Ultra Music Festival had never crossed my mind as a place where people of color were catered to. Of course, I’d heard of it — it’s one of the biggest EDM festivals in the world. But was I eager to spend $500 on a ticket to be bussed to Virginia Key Beach for three days to listen to the “noise” the rest of the city complains about? No.
Then I got the assignment to cover this year's festival.
After scrolling through Ultra Music Festival’s Instagram and forcing myself to listen to some intern’s dance music playlist, I felt I wasn’t nearly prepared to endure what the fuck was about to happen for three days. Luckily, I had no expectations and welcomed the idea with optimism. What could possibly go wrong?
The lineup advertised a few familiar names to me. I saw Zedd perform in 2015 at Y100’s Jingle Ball, I recognized the Deadmau5 mouse logo, and thanks to Power 96, Alesso, David Guetta, the Chainsmokers, and Marshmello rang a bell. So I was ready, right?
Walking the festival grounds, I saw mostly white and Asian fans in attendance. They roamed the festival grounds with their friends, taking selfies and live streaming on Instagram for all their haters to see.
After a couple of hours, my current brown girl count was two.
Fans' outfits resembled ones I’ve seen at strip clubs: bright-colored nipple coverings accompanied shiny thong panties and glitter. At a rap show, this was asking to be objectified, but here, not one man seemed to allow his eyes to wander. As a black girl, I knew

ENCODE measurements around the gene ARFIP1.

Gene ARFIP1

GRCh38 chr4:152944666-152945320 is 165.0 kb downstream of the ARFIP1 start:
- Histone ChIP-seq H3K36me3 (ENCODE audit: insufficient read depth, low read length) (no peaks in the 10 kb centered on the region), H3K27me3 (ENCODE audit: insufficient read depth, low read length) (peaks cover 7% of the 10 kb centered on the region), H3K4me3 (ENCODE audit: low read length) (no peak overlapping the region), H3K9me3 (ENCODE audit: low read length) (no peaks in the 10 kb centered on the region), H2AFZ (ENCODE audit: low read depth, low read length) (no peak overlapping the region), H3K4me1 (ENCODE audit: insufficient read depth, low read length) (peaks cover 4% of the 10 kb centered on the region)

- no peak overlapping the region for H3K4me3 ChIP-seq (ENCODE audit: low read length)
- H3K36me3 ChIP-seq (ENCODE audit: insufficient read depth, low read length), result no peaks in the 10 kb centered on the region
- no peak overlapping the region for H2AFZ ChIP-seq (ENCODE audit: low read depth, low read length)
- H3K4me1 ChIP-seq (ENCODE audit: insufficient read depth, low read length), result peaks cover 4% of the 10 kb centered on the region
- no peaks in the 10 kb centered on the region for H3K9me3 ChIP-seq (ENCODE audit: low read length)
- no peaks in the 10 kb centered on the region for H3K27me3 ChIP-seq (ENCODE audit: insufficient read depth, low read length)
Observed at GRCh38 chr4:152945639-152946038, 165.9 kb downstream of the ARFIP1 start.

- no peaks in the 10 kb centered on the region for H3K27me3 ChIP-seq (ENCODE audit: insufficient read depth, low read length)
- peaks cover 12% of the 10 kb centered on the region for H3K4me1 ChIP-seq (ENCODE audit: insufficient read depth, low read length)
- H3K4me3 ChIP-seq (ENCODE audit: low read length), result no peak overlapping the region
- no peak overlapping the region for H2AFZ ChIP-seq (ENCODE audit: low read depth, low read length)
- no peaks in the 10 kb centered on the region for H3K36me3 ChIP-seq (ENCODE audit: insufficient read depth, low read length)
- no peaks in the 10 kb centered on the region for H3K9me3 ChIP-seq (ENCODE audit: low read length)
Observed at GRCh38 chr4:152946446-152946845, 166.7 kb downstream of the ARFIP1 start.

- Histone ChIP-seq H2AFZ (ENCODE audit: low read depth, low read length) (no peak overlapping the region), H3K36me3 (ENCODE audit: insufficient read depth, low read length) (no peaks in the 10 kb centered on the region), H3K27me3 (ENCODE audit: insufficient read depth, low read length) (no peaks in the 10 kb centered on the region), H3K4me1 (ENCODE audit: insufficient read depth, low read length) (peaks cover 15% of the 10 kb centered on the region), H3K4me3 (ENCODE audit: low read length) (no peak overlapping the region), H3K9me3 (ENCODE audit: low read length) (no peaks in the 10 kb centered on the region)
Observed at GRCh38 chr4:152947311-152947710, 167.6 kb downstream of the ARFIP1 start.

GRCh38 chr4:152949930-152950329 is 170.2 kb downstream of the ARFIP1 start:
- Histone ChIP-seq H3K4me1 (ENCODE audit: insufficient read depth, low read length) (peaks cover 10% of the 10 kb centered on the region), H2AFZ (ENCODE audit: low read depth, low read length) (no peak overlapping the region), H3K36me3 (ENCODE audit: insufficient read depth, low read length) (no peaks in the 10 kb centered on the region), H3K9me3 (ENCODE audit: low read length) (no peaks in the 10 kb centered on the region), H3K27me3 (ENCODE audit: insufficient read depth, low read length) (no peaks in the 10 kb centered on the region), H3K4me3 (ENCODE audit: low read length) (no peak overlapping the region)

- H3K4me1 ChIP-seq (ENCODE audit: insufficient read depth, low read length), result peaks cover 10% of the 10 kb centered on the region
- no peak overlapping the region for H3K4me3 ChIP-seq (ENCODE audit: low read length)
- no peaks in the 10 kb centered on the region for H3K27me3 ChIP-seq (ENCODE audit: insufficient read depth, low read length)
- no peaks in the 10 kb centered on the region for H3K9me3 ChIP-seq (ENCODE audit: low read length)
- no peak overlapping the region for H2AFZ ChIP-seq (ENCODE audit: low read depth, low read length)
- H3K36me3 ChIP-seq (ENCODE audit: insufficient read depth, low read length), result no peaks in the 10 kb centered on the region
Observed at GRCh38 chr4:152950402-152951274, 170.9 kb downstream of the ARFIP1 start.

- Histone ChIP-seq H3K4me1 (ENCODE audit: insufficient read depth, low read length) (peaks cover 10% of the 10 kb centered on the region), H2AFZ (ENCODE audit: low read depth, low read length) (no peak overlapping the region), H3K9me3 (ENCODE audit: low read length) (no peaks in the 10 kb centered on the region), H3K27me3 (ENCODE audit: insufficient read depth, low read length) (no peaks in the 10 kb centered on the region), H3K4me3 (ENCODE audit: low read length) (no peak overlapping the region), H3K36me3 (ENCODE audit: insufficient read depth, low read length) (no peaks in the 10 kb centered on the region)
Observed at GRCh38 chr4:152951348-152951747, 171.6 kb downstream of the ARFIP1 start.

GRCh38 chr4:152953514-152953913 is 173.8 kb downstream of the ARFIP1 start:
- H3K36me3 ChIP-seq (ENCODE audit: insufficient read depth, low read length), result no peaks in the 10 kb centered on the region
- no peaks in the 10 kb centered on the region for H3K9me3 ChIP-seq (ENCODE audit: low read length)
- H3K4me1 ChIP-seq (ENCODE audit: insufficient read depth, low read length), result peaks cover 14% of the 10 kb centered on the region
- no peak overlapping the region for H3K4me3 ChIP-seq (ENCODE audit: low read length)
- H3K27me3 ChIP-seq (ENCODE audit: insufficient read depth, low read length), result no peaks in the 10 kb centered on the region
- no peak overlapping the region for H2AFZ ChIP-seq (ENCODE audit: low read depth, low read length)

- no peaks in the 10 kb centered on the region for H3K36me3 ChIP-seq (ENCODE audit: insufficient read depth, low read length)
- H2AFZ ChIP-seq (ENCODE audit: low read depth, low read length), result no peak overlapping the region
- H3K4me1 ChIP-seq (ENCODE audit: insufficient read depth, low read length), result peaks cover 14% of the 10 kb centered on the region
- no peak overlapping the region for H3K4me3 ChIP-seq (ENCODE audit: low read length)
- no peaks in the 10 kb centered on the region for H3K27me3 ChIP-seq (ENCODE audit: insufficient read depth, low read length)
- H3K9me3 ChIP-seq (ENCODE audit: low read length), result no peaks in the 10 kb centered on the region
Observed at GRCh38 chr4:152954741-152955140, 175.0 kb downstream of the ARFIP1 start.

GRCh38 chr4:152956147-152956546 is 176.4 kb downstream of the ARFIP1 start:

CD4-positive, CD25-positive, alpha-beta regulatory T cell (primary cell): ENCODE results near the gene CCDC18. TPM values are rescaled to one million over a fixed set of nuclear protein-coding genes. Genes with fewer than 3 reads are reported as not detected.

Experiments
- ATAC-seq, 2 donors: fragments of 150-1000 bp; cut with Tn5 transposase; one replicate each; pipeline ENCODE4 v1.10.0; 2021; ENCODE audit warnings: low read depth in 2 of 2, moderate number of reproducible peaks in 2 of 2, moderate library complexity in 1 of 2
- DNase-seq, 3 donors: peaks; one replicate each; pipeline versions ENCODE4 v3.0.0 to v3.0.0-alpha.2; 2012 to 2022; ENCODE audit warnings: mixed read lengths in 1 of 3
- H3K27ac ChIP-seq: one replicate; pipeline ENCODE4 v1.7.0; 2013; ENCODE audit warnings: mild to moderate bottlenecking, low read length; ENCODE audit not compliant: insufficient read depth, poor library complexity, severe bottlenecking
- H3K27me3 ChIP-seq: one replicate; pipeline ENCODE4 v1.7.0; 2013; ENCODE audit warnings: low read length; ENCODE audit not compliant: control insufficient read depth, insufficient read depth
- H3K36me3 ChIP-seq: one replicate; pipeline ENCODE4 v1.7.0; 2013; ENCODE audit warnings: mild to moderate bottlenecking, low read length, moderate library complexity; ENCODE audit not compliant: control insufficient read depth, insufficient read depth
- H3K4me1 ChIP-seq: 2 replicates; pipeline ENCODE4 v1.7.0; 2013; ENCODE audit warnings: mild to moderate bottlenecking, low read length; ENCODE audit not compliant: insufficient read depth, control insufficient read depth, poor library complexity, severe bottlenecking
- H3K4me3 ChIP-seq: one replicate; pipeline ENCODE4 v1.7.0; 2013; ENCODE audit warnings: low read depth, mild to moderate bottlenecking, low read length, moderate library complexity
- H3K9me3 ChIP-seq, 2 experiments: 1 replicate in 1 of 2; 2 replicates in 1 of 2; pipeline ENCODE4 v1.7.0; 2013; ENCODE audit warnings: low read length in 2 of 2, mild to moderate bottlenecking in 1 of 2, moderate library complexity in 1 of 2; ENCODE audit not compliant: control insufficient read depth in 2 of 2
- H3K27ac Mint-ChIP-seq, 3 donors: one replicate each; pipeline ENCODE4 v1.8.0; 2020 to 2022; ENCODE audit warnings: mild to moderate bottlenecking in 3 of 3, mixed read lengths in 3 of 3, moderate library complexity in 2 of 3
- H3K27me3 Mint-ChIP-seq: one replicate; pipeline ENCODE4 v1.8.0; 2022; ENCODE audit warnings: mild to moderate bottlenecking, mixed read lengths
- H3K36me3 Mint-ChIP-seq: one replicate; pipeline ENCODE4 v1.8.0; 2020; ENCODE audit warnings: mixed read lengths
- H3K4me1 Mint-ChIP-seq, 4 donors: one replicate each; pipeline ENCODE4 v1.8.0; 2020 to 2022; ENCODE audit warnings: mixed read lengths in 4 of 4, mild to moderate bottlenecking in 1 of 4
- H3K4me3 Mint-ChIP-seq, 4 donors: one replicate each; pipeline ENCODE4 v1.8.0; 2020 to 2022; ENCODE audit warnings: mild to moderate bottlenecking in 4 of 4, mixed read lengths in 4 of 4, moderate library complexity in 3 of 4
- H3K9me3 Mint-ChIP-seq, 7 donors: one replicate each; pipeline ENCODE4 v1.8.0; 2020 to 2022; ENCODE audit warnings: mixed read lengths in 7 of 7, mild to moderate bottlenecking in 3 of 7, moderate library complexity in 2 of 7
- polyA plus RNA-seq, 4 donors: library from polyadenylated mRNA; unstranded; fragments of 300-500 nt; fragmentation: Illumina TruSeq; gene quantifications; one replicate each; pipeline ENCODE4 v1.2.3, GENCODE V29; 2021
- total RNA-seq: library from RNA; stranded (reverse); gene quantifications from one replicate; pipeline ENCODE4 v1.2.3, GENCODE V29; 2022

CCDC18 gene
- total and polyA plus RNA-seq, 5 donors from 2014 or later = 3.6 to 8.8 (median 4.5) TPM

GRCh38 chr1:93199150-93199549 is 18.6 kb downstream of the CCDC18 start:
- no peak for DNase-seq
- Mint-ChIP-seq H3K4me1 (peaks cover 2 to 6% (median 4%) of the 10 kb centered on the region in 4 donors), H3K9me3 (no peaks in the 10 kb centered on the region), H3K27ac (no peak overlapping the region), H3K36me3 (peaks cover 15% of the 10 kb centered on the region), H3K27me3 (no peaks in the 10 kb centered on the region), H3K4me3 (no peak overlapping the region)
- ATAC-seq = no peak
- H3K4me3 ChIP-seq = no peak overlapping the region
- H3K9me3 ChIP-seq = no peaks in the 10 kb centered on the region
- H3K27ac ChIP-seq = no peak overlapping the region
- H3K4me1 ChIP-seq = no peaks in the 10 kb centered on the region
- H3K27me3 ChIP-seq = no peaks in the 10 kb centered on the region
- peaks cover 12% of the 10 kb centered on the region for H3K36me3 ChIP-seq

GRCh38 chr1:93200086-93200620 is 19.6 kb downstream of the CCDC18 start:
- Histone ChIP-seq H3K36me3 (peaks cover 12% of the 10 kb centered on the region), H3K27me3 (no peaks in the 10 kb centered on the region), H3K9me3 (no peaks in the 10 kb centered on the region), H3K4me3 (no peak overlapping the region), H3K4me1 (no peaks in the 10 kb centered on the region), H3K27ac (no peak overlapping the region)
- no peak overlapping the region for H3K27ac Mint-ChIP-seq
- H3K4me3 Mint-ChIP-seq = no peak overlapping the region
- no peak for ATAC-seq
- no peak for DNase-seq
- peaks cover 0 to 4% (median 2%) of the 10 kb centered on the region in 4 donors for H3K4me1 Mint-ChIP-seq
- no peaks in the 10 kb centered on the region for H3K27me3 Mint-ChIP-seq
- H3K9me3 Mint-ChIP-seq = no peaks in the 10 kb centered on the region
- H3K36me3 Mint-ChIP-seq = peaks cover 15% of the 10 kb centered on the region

As day turned to night, the brown girl count had risen: seven.
For someone whose typical playlist contains R&B and pop, Ultra’s music choice was different for me, but not in a bad way. While there are handfuls of black house DJs, Carl Cox quickly became a name for me to remember. I quickly discovered I hated techno music because it genuinely sounds like just one long song. But that didn’t stop me from digging deep into the festival culture and pretending I had a good time. The festival wasn’t uncomfortable if you’re into the music, but you’re looking for people of color to resonate with, good luck. At the beginning of day two, my brown girl count was at 16.
The food choices catered to everyone: pizza lovers, sushi attacks, chicken tenders, and fries and more. What stuck out to most was Nett’s SoulFood & BBQ perched near the Megastructure stage on Resistance Island. The line stretched past the seating area with hungry guests excited to try the jerk pork sandwich. By the time I got to the front of the line, it was sold out, leaving nothing but barbecue chicken drenched in a sauce majority of the demographic has never tasted but loved. Brown girl count: 21.
Ultra Music Festival’s marketing does not cater to black people whatsoever, but that hasn't stopped people of color from enjoying EDM. If you’re looking for an Afropunk experience here, with black power symbolism, afros, patterned African clothing, and glowing
Music, the universal language, knows no race or ethnicity. Anyone can enjoy it. Did Ultra make me feel included? Of course not. But I didn’t feel pushed away either. While people of color are rarely used in Ultra's marketing, it still remains a place where black girls can thrive to an EDM soundtrack.
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